OpenWareLab

Documentation for the OWL family of devices.

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Faust Tutorial 1: Getting Started

Overview

Faust is a functional programming language for Sound Synthesis and Audio Processing. The Faust compiler can compile Faust programs to a wide range of languages including C++, Java and WebAssembly. The Faust compiler also supports the OWL firmware as a compilation target.

When writing Faust programs we use elements (sometimes called blocks) to make a process chain.

Speaking of process, every Faust program has a process function which gives us access to audio inputs and outputs. Let’s do a simple example:

First Program

import("stdfaust.lib");
import("owl.lib");

process = no.noise;

Just write this to a new file, save it as a .dsp file and upload it to the Patch Library. Hit compile and load or store it onto your device. You should now hear static noise at your device’s output. (To test and develop your Faust programs, you can use the Faust Online IDE. You can also use the ‘Edit’ and ‘Compile’ functions in the patch library.)

Explanation

The no.noise function produces random values. Because the noise element is at the end of the chain, its output gets directly send to the audio output.

Noise Shaping

Okay, to be honest, this is quite boring. Let’s do something about it. Maybe shape the sound. But first, the noise might be quite loud. We can lower the amplitude by simply multiplying the signal with a number between 0 and 1.0.

process = no.noise * 0.5;

To shape the sound, we might wanna add a filter, in this case a bandpass filter. The function fi.resonbp(freq, q, g) takes three parameters for us to control:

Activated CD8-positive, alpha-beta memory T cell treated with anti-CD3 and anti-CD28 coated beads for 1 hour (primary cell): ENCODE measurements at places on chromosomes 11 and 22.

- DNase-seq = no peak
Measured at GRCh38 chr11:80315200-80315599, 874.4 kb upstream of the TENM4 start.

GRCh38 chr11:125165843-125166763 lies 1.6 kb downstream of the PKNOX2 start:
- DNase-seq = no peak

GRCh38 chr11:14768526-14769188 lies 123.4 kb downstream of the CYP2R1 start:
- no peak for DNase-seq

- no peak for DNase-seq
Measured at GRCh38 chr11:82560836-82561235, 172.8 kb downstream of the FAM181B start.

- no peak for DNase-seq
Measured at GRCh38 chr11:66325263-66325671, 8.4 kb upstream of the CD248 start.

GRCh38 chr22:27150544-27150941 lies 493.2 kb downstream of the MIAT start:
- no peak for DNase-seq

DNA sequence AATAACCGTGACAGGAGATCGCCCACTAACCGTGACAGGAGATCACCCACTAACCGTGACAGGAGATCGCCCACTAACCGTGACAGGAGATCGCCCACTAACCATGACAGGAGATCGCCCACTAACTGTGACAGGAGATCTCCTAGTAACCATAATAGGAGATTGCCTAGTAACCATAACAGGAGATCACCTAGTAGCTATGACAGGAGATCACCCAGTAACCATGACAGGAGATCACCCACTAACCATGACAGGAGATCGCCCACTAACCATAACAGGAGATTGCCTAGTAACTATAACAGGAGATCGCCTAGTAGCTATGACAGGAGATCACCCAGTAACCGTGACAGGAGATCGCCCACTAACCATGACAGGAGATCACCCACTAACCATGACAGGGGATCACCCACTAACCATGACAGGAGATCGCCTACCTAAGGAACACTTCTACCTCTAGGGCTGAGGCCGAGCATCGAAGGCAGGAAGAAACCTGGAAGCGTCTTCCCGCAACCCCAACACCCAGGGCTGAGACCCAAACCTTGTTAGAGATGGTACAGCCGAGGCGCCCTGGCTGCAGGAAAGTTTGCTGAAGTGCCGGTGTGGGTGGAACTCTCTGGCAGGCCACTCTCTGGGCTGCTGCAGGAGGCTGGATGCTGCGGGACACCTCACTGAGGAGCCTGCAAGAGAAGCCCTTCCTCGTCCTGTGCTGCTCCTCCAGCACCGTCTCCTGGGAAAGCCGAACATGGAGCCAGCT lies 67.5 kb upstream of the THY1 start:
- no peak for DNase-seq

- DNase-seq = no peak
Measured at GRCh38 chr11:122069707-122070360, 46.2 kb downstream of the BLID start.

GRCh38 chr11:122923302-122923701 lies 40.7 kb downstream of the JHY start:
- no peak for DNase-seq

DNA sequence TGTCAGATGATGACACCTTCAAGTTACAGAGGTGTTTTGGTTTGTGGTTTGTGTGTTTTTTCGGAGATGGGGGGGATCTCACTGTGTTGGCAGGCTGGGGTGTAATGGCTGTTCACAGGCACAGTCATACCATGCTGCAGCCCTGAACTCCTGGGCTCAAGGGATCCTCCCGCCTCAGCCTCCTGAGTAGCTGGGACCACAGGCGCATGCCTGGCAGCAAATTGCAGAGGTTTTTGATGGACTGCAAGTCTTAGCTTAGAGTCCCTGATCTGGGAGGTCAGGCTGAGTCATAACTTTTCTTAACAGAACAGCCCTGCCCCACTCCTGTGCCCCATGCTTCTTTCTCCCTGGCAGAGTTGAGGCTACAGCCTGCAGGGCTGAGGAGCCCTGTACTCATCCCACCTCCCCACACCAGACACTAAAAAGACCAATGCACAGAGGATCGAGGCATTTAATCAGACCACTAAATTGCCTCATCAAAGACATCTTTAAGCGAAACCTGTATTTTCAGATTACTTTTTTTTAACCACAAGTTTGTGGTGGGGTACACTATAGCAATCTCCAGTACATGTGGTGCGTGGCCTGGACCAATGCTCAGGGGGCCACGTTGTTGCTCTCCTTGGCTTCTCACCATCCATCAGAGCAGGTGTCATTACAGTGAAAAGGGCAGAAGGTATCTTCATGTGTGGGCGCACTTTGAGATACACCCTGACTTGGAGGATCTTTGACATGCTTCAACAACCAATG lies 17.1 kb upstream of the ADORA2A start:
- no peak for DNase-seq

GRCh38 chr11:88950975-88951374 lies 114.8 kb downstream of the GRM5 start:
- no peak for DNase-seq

In our program, we use the so called sequential composition operator : to connect the outcoming noise signal to input of the filter. Our program looks like this.

import("stdfaust.lib");
import("owl.lib");

process = no.noise * 0.5 : fi.resonbp(1000, 5, 1);

First of all, do you hear this? Our signal seems to be only coming out of one side. Let’s fix this by having the signal split into two parallel lines to create a two channel output. We use this notation:

process = no.noise * 0.5 : fi.resonbp(1000, 5, 1) <: _,_;

And second, let’s put the filter parameters in their own variable (spoiler: might be helpful later).

import("stdfaust.lib");
import("owl.lib");

f = 1000;
q = 5;
gain = 1;

process = no.noise * 0.5 : fi.resonbp(f, q, gain) <: _,_;

Interactivity

Why not control the filter frequency manually? No problem! Inside our Faust program we can define UI elements which let us control variables and parameters with our hardware knobs and switches. The most common UI element is the hslider. Its definition looks like that: hslider("paramName", default, min, max, step). To make our filter frequency adjustable we modify our program like so:

import("stdfaust.lib");
import("owl.lib");

f = hslider("Frequency",1000,10,3000,0.01);
q = 5;
gain = 1;

process = no.noise * 0.5 : fi.resonbp(f, q, gain) <: _,_;

We replaced the fixed frequency value with the hslider definition. To map this hslider to one of our knobs we have to add a special flag to our parameter name: [OWL:A]. In our case let’s map the A knob from our device to the frequency. Our modified code looks like this:

import("stdfaust.lib");
import("owl.lib");

f = hslider("Frequency[OWL:A]",1000,10,3000,0.01);
q = 5;
gain = 1;

process = no.noise * 0.5 : fi.resonbp(f, q, gain) <: _,_;

Final Program

To finish, we can rewrite our program to filter differently for the right and left output. To do so, we use parallel composition to combine blocks in a parallel manner.

import("stdfaust.lib");
import("owl.lib");

f = hslider("Frequency[OWL:A]",1000,10,3000,0.01);
diff = hslider("Difference[OWL:B]",0.5,0,1,0.01);
q = 5;
gain = 1;

process = no.noise * 0.5 <: fi.resonbp(f * diff, q, gain), fi.resonbp(f * (1-diff), q, gain);

We have now built a little stereo noise box with control over the filter frequency and stereo panning.

Additional Sources